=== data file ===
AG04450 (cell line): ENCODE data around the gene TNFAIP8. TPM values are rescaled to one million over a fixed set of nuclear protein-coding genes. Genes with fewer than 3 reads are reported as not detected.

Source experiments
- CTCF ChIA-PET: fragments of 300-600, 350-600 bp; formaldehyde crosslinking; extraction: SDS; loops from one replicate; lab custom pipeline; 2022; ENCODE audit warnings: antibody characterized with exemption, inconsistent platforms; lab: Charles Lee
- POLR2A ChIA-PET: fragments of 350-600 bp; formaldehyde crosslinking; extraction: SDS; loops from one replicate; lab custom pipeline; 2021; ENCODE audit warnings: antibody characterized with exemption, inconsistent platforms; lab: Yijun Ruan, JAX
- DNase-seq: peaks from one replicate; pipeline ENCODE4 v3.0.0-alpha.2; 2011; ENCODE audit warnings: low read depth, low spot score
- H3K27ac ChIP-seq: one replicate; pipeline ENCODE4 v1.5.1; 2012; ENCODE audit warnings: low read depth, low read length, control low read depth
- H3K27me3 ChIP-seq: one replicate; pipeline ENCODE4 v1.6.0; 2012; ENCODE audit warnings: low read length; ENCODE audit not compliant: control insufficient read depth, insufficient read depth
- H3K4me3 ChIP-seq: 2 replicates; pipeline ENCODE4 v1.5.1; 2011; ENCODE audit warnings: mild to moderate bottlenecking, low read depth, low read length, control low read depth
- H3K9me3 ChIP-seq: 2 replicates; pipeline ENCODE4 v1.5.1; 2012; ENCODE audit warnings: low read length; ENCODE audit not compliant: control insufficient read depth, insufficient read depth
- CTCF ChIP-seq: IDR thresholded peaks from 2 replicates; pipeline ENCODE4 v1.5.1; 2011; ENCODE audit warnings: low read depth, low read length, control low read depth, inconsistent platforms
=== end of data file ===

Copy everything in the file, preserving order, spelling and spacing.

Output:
AG04450 (cell line): ENCODE data around the gene TNFAIP8. TPM values are rescaled to one million over a fixed set of nuclear protein-coding genes. Genes with fewer than 3 reads are reported as not detected.

Source experiments
- CTCF ChIA-PET: fragments of 300-600, 350-600 bp; formaldehyde crosslinking; extraction: SDS; loops from one replicate; lab custom pipeline; 2022; ENCODE audit warnings: antibody characterized with exemption, inconsistent platforms; lab: Charles Lee
- POLR2A ChIA-PET: fragments of 350-600 bp; formaldehyde crosslinking; extraction: SDS; loops from one replicate; lab custom pipeline; 2021; ENCODE audit warnings: antibody characterized with exemption, inconsistent platforms; lab: Yijun Ruan, JAX
- DNase-seq: peaks from one replicate; pipeline ENCODE4 v3.0.0-alpha.2; 2011; ENCODE audit warnings: low read depth, low spot score
- H3K27ac ChIP-seq: one replicate; pipeline ENCODE4 v1.5.1; 2012; ENCODE audit warnings: low read depth, low read length, control low read depth
- H3K27me3 ChIP-seq: one replicate; pipeline ENCODE4 v1.6.0; 2012; ENCODE audit warnings: low read length; ENCODE audit not compliant: control insufficient read depth, insufficient read depth
- H3K4me3 ChIP-seq: 2 replicates; pipeline ENCODE4 v1.5.1; 2011; ENCODE audit warnings: mild to moderate bottlenecking, low read depth, low read length, control low read depth
- H3K9me3 ChIP-seq: 2 replicates; pipeline ENCODE4 v1.5.1; 2012; ENCODE audit warnings: low read length; ENCODE audit not compliant: control insufficient read depth, insufficient read depth
- CTCF ChIP-seq: IDR thresholded peaks from 2 replicates; pipeline ENCODE4 v1.5.1; 2011; ENCODE audit warnings: low read depth, low read length, control low read depth, inconsistent platforms